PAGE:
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Bright and Early

The First Sources for Renaissance Lute

Hopkinson Smith, 6-course lute

Joan Ambrosio Dalza (Intabulatura de Lauto, Libro IV, Venice, Ottaviano Petrucci, 1508)

  • Pavana alla venziana (Dalza)
  • Calata ala spagnola ditto terzetti

Francesco Spinacino (Intabulatura de Lauto, Libri I & II, Venice, Ottaviano Petrucci, 1507)

  • Recercare 15
  • Recercare 23
  • Recercare 12

Dalza (1508)

  • Caldibi castigliano
  • Caldibi Saltarello (reconstruction)

Dalza, Franciscus Bossinensis and Spinacino

  • Poi che volse la mia stella (Dalza, 1508); intabulation of a frottola for 4 voices by Bartolomeo Tromboncino (in Frottole, Libro III, Venice, Ottaviano Petrucci, 1504, fol. XIX)
  • Io non compro più speranza (Franciscus Bossinensis, Tenori e contrabassi intabulati I, Venice, Ottaviano Petrucci, 1509, fol. XLV); intabulation of a frottola by Marchetto Cara (in Frottole, Libro I, Venice, Ottaviano Petrucci, 1504, fol. X)
  • Recercare 6 (Spinacino, 1507)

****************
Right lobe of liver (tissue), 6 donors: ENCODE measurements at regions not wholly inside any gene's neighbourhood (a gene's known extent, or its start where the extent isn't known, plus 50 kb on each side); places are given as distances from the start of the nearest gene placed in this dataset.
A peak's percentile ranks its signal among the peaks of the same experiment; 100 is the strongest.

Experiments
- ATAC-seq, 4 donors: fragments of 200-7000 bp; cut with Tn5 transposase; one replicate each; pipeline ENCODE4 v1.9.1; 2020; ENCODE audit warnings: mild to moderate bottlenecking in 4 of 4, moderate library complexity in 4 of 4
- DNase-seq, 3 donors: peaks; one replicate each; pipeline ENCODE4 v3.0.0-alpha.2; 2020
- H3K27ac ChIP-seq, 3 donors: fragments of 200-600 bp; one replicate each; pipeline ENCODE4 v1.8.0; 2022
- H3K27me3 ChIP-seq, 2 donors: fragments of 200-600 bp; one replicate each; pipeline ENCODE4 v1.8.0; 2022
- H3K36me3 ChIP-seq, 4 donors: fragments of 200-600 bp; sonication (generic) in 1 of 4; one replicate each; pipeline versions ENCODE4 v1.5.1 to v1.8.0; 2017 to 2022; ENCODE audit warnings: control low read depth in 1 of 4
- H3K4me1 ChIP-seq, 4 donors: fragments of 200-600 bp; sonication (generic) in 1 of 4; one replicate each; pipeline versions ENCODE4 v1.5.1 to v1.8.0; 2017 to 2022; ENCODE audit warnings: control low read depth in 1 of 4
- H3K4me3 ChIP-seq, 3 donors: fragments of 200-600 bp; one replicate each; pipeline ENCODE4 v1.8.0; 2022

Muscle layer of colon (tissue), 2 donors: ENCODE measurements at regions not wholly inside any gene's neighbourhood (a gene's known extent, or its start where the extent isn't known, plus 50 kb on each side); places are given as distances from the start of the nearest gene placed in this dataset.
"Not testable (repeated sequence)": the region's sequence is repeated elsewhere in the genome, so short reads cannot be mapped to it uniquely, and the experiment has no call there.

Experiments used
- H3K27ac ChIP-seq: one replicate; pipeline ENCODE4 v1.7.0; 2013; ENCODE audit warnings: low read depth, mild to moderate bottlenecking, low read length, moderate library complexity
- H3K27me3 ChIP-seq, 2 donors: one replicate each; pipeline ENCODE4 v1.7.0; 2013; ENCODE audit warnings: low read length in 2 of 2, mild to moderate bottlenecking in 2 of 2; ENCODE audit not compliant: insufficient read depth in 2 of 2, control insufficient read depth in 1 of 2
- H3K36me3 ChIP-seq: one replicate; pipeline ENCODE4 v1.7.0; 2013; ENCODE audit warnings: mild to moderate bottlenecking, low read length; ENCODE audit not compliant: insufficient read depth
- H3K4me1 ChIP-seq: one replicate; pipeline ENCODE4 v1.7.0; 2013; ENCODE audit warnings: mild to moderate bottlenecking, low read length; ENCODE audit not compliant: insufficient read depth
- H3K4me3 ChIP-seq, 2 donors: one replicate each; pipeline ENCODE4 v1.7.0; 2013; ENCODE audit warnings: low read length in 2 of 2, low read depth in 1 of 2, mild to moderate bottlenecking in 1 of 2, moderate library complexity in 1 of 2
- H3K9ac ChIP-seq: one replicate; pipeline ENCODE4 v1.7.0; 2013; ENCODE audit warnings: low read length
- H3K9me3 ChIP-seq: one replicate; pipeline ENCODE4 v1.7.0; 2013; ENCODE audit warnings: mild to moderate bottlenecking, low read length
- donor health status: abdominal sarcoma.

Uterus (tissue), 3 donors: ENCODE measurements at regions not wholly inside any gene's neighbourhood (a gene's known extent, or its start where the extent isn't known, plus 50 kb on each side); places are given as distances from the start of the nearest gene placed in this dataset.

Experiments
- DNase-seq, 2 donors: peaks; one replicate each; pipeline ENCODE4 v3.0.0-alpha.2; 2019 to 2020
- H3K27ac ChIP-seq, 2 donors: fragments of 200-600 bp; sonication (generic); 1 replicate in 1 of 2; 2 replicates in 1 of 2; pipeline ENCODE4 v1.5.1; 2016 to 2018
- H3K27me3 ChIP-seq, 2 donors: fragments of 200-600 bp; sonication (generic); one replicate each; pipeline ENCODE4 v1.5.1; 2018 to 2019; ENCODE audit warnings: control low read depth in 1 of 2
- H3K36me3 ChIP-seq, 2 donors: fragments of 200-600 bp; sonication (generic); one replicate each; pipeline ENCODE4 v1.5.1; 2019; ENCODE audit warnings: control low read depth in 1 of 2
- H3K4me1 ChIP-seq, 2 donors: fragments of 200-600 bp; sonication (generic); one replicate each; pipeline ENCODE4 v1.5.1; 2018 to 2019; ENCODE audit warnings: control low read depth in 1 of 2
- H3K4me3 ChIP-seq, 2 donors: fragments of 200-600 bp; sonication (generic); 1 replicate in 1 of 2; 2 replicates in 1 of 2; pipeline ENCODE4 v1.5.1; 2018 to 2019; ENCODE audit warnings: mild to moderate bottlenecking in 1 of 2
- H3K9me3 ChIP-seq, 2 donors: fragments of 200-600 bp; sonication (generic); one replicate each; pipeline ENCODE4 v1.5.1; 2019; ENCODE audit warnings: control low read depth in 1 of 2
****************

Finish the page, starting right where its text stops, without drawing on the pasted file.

• Piva alla veneziana (Dalza, 1508)

**** Pause ****

From the Parisian prints of Pierre Attaingnant, 1529 and 1530

  • Tant que vivray
  • Sauterelle
  • Branle de Poictou
  • Destre amoureux
  • Branle gay — Cest mon ami

Dalza and Spinacino

  • Recercare 4 (Spinacino, 1507)
  • Recercare 9 (Spinacino, 1507)
  • Piva alla ferrarese (Dalza, 1508)


Renaissance lute by Joel van Lennep, Boston, 1977 :
Six courses with octave stringing on the 3rd to 6th courses,
for "ringing clarity and brighter resonance"
The original sources for this program may be seen online at IMSLP.

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Bright and Early - Notes to the Concert

Italian and French Lute Music

From the Beginning of the 16th Century

The lute books of Francesco Spinacino (1507) and Zoan Ambrosio Dalza (1508) are milestones in the history of music. From the press of Petrucci in Venice, they contain not only the first lute music to be printed, but, apart from some tablature fragments, also the very first sources of music for the instrument that have come down to us. Both give testament to a true flourishing of lute culture in Italy at the dawn of the 16th century.

But Spinacino’s tablatures are full of mistakes. There are passages of great coherence where one can clearly sense elements of a charismatic genius; and then there are absurd non-sequiturs, missing measures, and loose ends begging to be reconnected. (I have a theory as to how this might have occurred.) The narrative aspects of his Ricercare seem to evoke tales of soldiers and sailors in far-off lands or the pains of love and loss through an improvisatory style coming out of the polyphonic practice of the late 15th century. The challenge for the interpreter here is first of all to reconstruct a coherent text where the lacunae are filled out and disparate ideas are clarified and reconnected.